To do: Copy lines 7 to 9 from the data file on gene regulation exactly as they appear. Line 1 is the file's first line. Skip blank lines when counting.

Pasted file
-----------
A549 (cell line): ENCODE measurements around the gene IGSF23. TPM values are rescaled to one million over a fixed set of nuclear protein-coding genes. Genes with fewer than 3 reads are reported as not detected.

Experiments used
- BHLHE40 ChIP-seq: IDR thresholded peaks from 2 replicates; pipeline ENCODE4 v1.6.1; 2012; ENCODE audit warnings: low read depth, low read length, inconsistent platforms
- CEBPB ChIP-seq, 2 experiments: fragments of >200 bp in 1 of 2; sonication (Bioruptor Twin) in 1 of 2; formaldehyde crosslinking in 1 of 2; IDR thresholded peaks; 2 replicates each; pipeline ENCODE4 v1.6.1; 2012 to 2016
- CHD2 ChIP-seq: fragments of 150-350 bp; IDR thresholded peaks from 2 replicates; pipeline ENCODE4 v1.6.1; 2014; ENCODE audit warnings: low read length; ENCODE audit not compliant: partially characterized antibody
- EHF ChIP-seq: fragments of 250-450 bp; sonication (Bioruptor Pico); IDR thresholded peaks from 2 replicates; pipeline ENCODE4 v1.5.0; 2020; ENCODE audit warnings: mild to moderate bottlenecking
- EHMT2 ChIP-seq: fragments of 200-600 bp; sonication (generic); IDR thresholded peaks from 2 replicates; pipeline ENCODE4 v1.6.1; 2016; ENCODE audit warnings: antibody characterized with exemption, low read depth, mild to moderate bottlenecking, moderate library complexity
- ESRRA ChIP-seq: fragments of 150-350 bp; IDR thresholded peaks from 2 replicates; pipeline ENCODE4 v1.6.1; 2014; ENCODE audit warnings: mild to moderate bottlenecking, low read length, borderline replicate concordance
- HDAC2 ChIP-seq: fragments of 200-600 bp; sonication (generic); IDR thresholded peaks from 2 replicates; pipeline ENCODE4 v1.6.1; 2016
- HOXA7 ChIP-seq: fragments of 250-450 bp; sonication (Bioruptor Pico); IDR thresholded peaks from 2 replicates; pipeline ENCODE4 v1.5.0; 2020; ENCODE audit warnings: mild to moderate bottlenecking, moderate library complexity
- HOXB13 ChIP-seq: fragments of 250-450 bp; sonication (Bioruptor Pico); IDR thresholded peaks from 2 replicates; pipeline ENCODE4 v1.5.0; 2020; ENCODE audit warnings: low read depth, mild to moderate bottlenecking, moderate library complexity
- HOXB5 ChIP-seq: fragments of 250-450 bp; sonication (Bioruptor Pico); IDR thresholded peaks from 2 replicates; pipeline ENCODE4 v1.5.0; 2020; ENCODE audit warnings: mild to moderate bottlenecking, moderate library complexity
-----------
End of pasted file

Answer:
- EHMT2 ChIP-seq: fragments of 200-600 bp; sonication (generic); IDR thresholded peaks from 2 replicates; pipeline ENCODE4 v1.6.1; 2016; ENCODE audit warnings: antibody characterized with exemption, low read depth, mild to moderate bottlenecking, moderate library complexity
- ESRRA ChIP-seq: fragments of 150-350 bp; IDR thresholded peaks from 2 replicates; pipeline ENCODE4 v1.6.1; 2014; ENCODE audit warnings: mild to moderate bottlenecking, low read length, borderline replicate concordance
- HDAC2 ChIP-seq: fragments of 200-600 bp; sonication (generic); IDR thresholded peaks from 2 replicates; pipeline ENCODE4 v1.6.1; 2016